Another from my backyard pond. This time a Great Egret spent some time looking for a meal in the late afternoon. This was a lesson in using manual mode with auto ISO. This is my new favorite shooting mode for wildlife and birds. I wanted to keep the shutter speed up in case he flew but I also wanted to give it some DOF to include the environment. Camera was set at 1/2000 sec F/14. This pushed the auto ISO to 6400, the max I have set for the D850.
What technical feedback would you like if any? Do you think the manual mode works sacrificing high ISO for greater DOF?
What artistic feedback would you like if any?Do you thing the greater DOF makes the background too busy?
Pertinent technical details or techniques: Lightroom, Photoshop and Topaz DeNoise
(If backgrounds have been removed, etc. please be honest with your techniques to help others learn)
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First thing way F14? How big is the lens 400mm,500mm,600mm? F8 should give you good DOF. The whites on the Egret are a bit hot, there should be a way to shot with a -lens correction setting on camera. All an all this is a good exercise in noise reduction at 6400 ISO.
Now for the photograph, crop a little of the left and open up the lower frame, to pick up more of the Egret’s reflection. You could also crop the lower frame (just past the wing) to give you a head to head
reflection. I do like the photograph. Nice work.
Hi Kelly. I don’t mind the iso 6400. The noise looks quite reasonable. I agree with Peter that the whites look a bit hot. I know Florida colors can be very vibrant, but this seems just a bit much. I think I’d back off the highlights and saturation/contrast a bit. I also agree with Peter that the bottom of the frame falls in a slightly awkward position with respect to the reflection of the egret, though I do like the placement of the egret in the frame, which limits your options. You might be able to cheat a bit and clone over the reflected wing -I don’t think most viewers would notice it’s absence.
As for the f/14. as Peter said, your focal length is necessary to know whether that makes sense or not. Normally, this large a scene should have pretty decent depth of field, but since it’s your back yard, I’d experiment with different apertures to see where the sweet spot is as a compromise between shutter speed/iso and depth of field. You might also set up with a couple of different presets in your camera-one for relatively stationary wildlife and one for action that you can switch between rapidly. In this case, 1/2000 shutter speed is overkill unless you were trying to stop the action when the egret strikes.
This is an interesting composition. I like the environmental feel and the egret’s outstretched wing. Those are some huge Cypress knees. That said, the bird feels a bit small in the frame, and the reflection doesn’t add anything for me. So, I’d crop up from the bottom and in from the right and left to better emphasize the egret, while keeping the comp. pretty loose. I have to agree with Peter. F/14 is almost certainly overkill, especially if it results in shooting at ISO 6400 on the D850. You’re pretty far outside that camera’s bailiwick at that ISO. Also, you should look at a depth of field calculator. Going to f/14 probably didn’t even result in that much additional DoF, depending on your focal length. Last, I agree with Dennis regarding the colors. Looks like they’re a little oversaturated.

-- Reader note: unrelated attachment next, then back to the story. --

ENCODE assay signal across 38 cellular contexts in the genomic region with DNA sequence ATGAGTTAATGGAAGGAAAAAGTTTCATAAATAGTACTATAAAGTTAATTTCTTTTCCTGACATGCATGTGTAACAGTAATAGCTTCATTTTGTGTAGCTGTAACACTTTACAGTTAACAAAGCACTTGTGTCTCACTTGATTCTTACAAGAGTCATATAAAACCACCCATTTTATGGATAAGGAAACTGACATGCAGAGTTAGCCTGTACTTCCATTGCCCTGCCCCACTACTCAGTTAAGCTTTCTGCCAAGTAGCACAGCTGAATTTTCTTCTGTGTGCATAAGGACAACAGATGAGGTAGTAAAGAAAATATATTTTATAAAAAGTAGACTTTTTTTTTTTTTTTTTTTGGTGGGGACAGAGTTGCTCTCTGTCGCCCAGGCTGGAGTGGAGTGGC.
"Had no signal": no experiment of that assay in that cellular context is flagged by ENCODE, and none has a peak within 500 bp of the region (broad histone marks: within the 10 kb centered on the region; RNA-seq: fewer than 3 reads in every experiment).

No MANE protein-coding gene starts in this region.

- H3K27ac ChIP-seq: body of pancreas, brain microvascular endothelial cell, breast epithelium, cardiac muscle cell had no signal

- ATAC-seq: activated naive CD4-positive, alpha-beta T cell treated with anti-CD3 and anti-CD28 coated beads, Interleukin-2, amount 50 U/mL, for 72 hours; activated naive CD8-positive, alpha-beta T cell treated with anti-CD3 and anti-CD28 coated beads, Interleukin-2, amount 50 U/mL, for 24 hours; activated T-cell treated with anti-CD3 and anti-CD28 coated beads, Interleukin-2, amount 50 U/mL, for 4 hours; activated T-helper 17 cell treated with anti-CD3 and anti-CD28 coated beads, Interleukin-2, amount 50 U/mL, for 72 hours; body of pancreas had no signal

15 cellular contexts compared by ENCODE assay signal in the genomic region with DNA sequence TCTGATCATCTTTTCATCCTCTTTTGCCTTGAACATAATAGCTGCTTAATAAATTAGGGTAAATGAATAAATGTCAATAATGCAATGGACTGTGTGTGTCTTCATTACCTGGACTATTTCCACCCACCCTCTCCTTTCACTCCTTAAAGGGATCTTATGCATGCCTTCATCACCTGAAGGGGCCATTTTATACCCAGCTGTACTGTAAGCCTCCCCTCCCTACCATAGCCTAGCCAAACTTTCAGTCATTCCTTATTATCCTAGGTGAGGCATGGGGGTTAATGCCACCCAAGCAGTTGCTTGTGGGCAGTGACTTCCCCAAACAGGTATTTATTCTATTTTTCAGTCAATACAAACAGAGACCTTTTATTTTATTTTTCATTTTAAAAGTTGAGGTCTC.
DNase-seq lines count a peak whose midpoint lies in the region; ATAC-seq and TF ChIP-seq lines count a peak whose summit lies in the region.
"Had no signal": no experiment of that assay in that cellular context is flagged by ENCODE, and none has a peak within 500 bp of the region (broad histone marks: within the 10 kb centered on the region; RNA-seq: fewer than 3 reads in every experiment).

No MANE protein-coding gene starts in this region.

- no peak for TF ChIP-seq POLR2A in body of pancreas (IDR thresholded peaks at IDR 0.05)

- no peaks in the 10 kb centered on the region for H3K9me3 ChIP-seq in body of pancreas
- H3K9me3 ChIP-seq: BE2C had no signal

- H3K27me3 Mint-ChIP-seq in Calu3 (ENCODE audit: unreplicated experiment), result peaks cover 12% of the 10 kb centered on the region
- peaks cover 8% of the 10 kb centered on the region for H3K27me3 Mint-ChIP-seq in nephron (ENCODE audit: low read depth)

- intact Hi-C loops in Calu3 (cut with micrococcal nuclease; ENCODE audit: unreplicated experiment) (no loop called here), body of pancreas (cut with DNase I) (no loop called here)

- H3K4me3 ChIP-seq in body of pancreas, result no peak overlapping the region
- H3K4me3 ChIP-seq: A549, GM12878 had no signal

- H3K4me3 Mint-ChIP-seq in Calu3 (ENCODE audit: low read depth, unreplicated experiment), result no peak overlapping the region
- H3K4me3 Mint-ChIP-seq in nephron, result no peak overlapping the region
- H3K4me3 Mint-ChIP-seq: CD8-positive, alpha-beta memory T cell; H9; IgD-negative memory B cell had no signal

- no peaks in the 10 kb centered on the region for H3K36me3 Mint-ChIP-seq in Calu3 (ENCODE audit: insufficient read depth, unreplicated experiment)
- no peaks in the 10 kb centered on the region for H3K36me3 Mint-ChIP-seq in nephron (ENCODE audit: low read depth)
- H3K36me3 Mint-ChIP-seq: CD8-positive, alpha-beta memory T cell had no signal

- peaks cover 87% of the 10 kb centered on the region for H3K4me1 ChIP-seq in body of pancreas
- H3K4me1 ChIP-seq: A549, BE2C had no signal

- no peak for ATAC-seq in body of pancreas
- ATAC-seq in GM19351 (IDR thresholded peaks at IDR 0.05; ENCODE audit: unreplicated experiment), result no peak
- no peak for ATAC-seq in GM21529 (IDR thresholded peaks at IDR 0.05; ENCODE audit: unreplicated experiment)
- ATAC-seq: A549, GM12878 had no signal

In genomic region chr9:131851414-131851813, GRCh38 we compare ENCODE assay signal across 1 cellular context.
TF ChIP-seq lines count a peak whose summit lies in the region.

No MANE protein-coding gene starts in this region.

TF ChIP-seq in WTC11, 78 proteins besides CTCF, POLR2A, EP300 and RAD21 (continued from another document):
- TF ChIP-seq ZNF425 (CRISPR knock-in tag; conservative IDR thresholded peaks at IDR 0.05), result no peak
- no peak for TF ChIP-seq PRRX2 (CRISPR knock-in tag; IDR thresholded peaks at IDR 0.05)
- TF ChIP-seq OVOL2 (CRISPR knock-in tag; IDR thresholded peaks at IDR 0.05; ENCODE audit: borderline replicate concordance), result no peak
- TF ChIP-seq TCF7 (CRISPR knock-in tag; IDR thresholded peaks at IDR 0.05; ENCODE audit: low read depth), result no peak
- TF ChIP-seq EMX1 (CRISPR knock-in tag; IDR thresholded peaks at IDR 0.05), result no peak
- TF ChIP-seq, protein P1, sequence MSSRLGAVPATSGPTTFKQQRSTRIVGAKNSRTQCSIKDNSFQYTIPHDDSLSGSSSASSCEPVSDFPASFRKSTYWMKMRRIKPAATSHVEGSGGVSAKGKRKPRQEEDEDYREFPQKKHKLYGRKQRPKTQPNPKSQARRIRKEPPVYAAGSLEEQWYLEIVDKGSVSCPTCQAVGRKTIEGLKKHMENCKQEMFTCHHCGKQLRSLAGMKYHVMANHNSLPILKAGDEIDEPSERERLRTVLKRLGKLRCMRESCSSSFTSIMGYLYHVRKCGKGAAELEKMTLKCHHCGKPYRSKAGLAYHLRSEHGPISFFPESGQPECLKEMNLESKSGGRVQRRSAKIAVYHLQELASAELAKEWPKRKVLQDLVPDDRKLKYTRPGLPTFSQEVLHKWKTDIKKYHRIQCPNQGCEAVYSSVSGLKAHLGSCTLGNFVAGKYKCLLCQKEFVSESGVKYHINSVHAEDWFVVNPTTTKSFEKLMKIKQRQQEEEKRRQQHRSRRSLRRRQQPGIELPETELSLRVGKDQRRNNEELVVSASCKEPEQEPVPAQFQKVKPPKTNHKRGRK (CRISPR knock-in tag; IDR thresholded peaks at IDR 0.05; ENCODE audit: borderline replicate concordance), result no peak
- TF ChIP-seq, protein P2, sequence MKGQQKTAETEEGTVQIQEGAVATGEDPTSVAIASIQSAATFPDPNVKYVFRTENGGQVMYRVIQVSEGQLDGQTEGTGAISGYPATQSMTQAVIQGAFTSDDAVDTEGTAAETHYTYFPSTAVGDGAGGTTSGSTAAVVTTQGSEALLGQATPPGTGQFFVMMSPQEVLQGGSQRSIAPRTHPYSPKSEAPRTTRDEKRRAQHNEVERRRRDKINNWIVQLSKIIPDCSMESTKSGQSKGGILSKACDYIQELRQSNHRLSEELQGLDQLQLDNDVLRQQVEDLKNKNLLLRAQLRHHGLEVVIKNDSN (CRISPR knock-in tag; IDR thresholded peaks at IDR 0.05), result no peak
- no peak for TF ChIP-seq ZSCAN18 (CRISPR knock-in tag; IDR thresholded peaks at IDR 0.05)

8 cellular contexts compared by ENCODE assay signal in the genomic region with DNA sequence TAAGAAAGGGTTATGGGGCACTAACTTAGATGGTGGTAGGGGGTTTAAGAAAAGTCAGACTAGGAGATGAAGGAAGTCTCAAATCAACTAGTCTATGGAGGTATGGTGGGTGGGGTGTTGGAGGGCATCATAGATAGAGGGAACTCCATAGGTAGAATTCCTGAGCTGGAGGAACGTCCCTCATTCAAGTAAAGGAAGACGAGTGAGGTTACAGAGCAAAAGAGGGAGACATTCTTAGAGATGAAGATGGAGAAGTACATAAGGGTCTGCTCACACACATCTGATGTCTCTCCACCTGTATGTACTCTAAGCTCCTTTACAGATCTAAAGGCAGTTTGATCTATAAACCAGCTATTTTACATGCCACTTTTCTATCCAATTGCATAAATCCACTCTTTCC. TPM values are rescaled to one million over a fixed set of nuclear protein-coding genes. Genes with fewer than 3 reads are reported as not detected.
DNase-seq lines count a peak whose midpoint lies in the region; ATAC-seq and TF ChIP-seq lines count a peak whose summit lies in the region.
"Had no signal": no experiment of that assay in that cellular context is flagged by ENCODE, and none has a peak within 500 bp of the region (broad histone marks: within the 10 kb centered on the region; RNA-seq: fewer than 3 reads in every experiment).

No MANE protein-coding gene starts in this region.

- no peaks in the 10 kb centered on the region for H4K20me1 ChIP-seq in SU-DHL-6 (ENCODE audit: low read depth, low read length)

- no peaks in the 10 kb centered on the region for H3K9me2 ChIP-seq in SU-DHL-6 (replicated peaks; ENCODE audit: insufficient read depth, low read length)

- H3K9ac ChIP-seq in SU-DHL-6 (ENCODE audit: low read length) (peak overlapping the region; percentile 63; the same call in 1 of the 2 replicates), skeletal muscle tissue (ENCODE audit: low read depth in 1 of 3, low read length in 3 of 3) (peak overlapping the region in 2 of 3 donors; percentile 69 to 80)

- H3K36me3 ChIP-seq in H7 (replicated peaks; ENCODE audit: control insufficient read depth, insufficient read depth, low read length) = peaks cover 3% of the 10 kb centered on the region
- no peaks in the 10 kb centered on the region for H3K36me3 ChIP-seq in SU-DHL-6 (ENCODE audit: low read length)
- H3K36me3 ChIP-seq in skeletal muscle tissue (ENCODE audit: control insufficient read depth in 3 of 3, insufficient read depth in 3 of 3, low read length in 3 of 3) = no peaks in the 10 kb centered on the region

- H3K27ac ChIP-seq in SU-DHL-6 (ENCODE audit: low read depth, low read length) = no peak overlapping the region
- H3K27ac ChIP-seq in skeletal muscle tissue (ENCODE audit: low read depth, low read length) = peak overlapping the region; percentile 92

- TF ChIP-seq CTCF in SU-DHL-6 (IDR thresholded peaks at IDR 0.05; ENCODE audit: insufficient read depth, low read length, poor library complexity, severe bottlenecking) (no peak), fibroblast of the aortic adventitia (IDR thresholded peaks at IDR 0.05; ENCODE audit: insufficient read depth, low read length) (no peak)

Thanks guys for your response. The lens is a Tamron 150-600 at 600 mm wide open is 6.3. As for the exposure I had to add 1.45 stops in Lightroom. Lowering the exposure on the egret itself tends to go gray on top of the feathers while leaving the back slightly hot still. Camera was set to a -1 EV compensation. 5:30pm in direct sun. For the crop lets call it a miss in frame. The image is cropped from the top only. My fault I tried hand holding the lens (bad idea but I have know how long he will stay before heading to the pond next door.) The frame before he was just walking along the edge and the frame after his neck is extended to the water. This was with my D850 at 5 frames per second normally I would have the D5 at 11fps on a tripod with gimbal head. Not exactly sure how I ended up at f/14 but like I said it was a lesson using manual mode with auto ISO. 6400 is set as my upper limit. I"ll try to see what a tighter crop will look like. Colors are pretty much what I see though the viewfinder so I think I will leave that alone. He did fly a little later but I only got one tight shot. I’ll pass that on shortly.
Here is a tighter crop with a different exposure. This is +1 stop exposure with -1 highlight reduction. Brush adjustment on back by another -.67. Saturation and vibrance are set to 0. Also no noise reduction in photoshop.
That file will never be able to retain quality at that drastic a crop. I’ was thinking something like this: